The yen's steep climb this month has spurred a startle response among Japan's policymakers who face a fish stew of forces pushing the currency higher.
The yen's move has certainly been steep: The dollar was fetching as little as 103.64 yen on Thursday, down from more than 111 yen in late May.
The surge spurred Japan Finance Minister Taro Aso to jawbone the currency on Friday, saying he was deeply concerned by the "one-sided, rapid and speculative moves," according to a Reuters report. "We will respond more than ever when necessary," Aso said, according to Reuters.
That echoed comments early Thursday by the government's chief spokesperson, who prior to the policy announcement from the Bank of Japan (BOJ) around mid-day said that the yen's moves were being closely watched, calling the appreciation rapid and speculative, according to a Reuters report.
Indeed, in the press conference following the BOJ announcement, BOJ Governor Haruhiko Kuroda broke with his usual practice of refraining from commenting on the exchange rate and instead said he was closely watching the yen's movements.
Aso on Friday said that officials from the Ministry of Finance, the BOJ and the Financial Services Agency held a regular meeting Friday discuss financial markets, Reuters reported. Top currency official Masatsugu Asakawa said the officials agreed in the meeting that the yen's volatility was increasing and that they would remain in close contact, Reuters reported.
But it isn't clear whether the brainstorming session can produce any concrete results.
For one, intervention might not be an option.
Mirza Baig, head of foreign exchange at BNP Paribas, told CNBC's "Rundown" that outright intervention would be difficult in the current environment. Not only would it be against G-20 principles of avoiding unilateral interference in the market, but also on other occasions when the BOJ has acted without other central banks, the efforts hadn't met with longer-term success.
Much of the recent upward pressure on the yen also hasn't been related to domestic factors and that would likely stymie any efforts to intervene.
In particular, concerns that the U.K. will vote to exit the European Union in its referendum on June 23, a potential event dubbed Brexit, has been driving risk aversion in the markets and that's driven flows into the yen because of its status as a safe-haven.
The Brexit fears have pushed the . The common currency was fetching as little as 115.60 yen on Thursday, down from levels over 124 yen at the end of May.
The concerns may yet drive more yen strength, analysts said.
"Next week, if the U.K. decides to exit, the dollar-yen could fall quite easily below a 100. Something like 95 would be possible," Shusuke Yamada, a foreign-exchange strategist at Bank of America-Merrill Lynch, told CNBC's "Squawk Box."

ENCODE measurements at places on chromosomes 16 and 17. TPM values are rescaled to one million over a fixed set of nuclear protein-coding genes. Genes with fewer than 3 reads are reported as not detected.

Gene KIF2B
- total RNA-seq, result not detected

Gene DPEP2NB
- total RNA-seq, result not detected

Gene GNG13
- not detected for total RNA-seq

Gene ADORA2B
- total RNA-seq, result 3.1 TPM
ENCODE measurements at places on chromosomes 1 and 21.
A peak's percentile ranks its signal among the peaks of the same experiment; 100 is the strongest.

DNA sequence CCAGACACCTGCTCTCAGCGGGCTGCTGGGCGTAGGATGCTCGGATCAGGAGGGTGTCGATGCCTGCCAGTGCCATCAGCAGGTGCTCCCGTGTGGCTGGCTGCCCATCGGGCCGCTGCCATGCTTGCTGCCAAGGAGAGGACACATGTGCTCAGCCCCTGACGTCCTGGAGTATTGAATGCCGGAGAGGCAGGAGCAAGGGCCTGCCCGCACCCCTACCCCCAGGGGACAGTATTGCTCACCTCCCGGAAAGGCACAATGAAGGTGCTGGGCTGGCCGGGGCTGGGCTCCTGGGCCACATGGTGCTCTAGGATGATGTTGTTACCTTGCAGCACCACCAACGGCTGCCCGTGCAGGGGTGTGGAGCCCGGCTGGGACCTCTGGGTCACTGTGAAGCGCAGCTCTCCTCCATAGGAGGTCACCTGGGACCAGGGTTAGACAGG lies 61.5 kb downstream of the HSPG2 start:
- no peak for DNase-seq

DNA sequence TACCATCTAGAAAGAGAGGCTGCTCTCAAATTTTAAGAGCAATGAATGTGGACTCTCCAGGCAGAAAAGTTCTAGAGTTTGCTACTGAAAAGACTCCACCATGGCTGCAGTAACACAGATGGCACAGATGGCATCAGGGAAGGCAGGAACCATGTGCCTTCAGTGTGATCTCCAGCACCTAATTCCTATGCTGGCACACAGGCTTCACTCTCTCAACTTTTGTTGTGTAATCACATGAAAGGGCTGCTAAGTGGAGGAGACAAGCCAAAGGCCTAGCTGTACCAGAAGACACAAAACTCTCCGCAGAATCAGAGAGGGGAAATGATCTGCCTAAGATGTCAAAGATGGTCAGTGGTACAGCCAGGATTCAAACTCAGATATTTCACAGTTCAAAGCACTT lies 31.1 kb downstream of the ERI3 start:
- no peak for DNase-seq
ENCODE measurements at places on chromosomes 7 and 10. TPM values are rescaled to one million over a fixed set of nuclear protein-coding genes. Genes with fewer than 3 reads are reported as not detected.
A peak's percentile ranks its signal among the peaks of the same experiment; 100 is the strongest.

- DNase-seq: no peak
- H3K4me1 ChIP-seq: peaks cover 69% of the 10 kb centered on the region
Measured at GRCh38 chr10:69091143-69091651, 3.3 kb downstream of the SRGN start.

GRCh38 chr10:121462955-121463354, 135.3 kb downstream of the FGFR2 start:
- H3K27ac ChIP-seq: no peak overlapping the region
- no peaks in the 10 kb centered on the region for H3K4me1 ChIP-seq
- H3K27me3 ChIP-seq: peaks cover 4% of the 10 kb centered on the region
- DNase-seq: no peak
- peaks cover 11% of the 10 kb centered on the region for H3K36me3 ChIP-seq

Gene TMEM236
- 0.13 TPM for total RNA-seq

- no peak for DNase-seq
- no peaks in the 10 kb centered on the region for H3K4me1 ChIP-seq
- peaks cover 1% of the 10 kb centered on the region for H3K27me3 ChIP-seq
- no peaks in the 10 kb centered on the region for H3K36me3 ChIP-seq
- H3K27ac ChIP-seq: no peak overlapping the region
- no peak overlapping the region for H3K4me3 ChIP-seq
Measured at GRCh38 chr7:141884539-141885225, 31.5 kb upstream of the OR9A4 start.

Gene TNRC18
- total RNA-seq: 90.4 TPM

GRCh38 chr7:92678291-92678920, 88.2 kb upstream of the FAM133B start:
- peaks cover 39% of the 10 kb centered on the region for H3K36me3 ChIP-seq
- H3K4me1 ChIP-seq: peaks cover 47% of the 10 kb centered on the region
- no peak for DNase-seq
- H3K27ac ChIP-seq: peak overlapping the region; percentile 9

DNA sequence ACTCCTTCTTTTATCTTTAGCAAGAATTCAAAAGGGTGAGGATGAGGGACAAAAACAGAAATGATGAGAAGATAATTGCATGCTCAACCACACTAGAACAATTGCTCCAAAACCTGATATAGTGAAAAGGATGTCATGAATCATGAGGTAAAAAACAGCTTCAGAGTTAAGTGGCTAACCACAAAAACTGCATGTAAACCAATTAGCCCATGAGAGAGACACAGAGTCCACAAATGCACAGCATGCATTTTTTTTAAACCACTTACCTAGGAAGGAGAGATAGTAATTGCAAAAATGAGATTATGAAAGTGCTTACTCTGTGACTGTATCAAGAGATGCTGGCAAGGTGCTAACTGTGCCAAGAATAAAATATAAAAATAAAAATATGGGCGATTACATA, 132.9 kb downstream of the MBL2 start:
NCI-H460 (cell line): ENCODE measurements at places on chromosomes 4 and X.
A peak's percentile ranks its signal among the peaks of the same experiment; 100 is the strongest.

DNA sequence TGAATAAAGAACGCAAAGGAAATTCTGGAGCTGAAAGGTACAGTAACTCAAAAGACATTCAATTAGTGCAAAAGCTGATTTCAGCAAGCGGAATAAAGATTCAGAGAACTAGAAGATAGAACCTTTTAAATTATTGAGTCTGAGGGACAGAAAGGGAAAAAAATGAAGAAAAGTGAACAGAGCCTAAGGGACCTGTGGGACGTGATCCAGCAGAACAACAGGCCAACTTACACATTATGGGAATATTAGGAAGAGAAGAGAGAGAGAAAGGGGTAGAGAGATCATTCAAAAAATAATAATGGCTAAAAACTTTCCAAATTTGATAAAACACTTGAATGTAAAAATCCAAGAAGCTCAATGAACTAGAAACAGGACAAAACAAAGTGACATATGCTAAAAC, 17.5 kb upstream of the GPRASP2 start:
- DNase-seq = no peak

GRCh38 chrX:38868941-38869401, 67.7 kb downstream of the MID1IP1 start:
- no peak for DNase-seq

He noted that the yen often worked as a funding currency and market jitters can quickly push funds back into the currency.
"Japanese investors [have] bought massive amounts of foreign securities over the past few years and at the time just like it is now, the repatriation is going to be very heavy," Yamada said.
Analysts expect the fund flows could accelerate if the U.K. vote went to the Brexit camp. In a note Thursday, Goldman Sachs estimated the yen could appreciate about 14 percent against a basket of major developed market currencies.
Another factor pushing up the yen: The Federal Reserve on Wednesday stood pat on interest rates. The markets have been looking to higher U.S. interest rates would help to push funds out of Japan and into higher yielding assets.
Markets may also have lost confidence in the BOJ's own policy measures.
On Thursday, the BOJ kept its policy largely steady, as was widely expected, but the yen still surged.
"The skepticism about the BOJ's policy effectiveness has increased ever since the start of this year when the controversial negative rate policy was introduced," DBS said in a note Friday. "Investors are questioning whether the 2 percent inflation target is achievable, whether negative rates will do more benefits than harms to the economy, and whether the rapid pace of asset purchases under the [qualitative quantitative easing] program is sustainable."
Others were more blunt about Governor Kuroda's polices: "Kurodanomics has failed," Japan Macro Advisors said in a note Friday. JMA said the BOJ has nearly exhausted its policy tools and further monetary easing would likely harm the economy, not help, absent an "emergency" situation.
But there was some expectation that the yen could reverse course.
On Friday morning Asia time, the yen was off its highs against both the euro and the dollar. The dollar was fetching 104.59 yen and the euro was at 117.66 yen at 10:01 a.m. SIN/HK.
That may be on perceptions that the chances of the U.K. referendum leading to a Brexit may be receding.
Campaigning for the referendum was halted Thursday, after a British lawmaker, Jo Cox, a pro-EU campaigner, was shot to death while meeting with constituents. Police said they arrested a 52-year-old man in the attack on Cox, but did not know of a motive for the killing.
Some media reports cited witnesses who said the attacker yelled "Britain first," repeatedly, although others contradicted that statement and it hasn't been confirmed. Britain First, an anti-immigration right wing group which backs Brexit, distanced itself from the attack.
But some analysts said the attack may change the tide of public opinion.
"Certainly people are talking about the possibility that this [Cox's murder] does influence the Brexit vote in favor of Remain. It is a tragic event all around. There is a sense; there is an immediate emotional reaction….It definitely is seen as part of the story, the recovery of risk," said Alan Ruskin, global co-head of FX research at Deutsche Bank.
—By CNBC.Com's Leslie Shaffer; Follow her on Twitter @LeslieShaffer1